Citroen's Sebastien Loeb has won Wales Rally GB today - and perhaps fittingly the seven-time world champion, who has dominated so much of the WRC car era, took victory on what was the swansong for the current generation of cars.

The much anticipated final day battle failed to really materialise with Loeb beating Petter Solberg on all four of the day's stages. But at the end of the final stage, Margam Park 2, the Frenchman was quick to pay tribute to his rival: "Petter was going very fast with nearly no mistakes. That old guy is still really fast," Loeb said. "I enjoyed this rally a lot and had a lot of pleasure on the stages."

Solberg meanwhile, conceded he had other priorities apart from winning the event: "For us it was more important to claim third in the WRC standings than an overall victory. I must give a special thank you to my family for putting up with me for past two years," said the privateer. "It's been great. I don't know where I will be next year but I wherever I am I want to take the fight to Loeb."

That third place in the championship could have been second if BP Ford Abu Dhabi's Jari-Matti Latvala had not got ahead of his team-mate Mikko Hirvonen on the penultimate stage of the event: "I am so, so pleased with second in the championship. It's like a dream to finish here as runner-up in the WRC," said the columnist. "The victories this year have been a bonus. Mikko was pushing hard this morning so I had to take some risks to beat him today."

Fourth placed Hirvonen was in reflective mood at the end of the event: "For sure it has been a hard year," he conceded. "It will be sad to say goodbye to the current generation of cars. We have had a lot of good results. But I am looking forward to the future now and all will be new next year. I am looking forward to a better season."

After setting fastest time on the final stage of the event, fifth placed Dani Sordo was also more interested in looking at what, for him, is an uncertain future: "Next year I don't know," he replied when asked about his plans for 2011. "Why not the Mini? It won't be competitive at the start but with BMW behind it, it will improve."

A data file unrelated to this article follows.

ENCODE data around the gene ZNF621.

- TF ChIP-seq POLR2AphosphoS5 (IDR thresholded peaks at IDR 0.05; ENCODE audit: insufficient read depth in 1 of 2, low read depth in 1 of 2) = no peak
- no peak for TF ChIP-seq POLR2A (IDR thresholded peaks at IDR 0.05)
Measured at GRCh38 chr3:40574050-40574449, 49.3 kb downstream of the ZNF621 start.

Henning Solberg took his Stobart Ford Focus to sixth place while seventh placed Matthew Wilson felt it hadn't been his finest event: "It has not been the best of weekends after the mistakes I made on Friday," said the Englishman. "Since then I've kind of been in no-man's land. It's been so hard to push."

F1 2007 world champion Kimi Raikkonen was pleased to bring his Citroen Junior Team-run C4 WRC home in one piece but confirmed that nothing has yet been decided for next year: "I would tell you if I knew, but I don't know myself," said the Finn. "There are a few options and hopefully they will come up with something. I would like to stay on."

After problems yesterday in his Impreza WRC, Mads Ostberg was a somewhat demoralised ninth: "I can't wait to try a full season next year. My lips are sealed," he said cryptically post-SS20.

Andreas Mikkelsen, who will race in the IRC next year for Skoda UK, completed the top ten and he was delighted to take the SWRC victory: "That was my first rally with Skoda - and to do so well shows the potential for next year," he said.

The SWRC provided much of the final day drama firstly with Jari Ketomaa rolling out of the title battle and then Craig Breen snatching second place on the penultimate stage. Third was enough, however, for Xavier Pons to clinch the title.

Ott Tanak comfortably won the PWRC category but a crash for Martin Semerad on Margam 1 promoted Armindo Araujo to second place en-route to his second PWRC title. Third place made the trip from New Zealand worthwhile for Hayden Paddon.

The World Rally Championship now takes a break before the new era gets underway in Sweden in February next year.

by Peter Hughes


To see the full result - CLICK HERE.

To view the latest championship standings - CLICK HERE.



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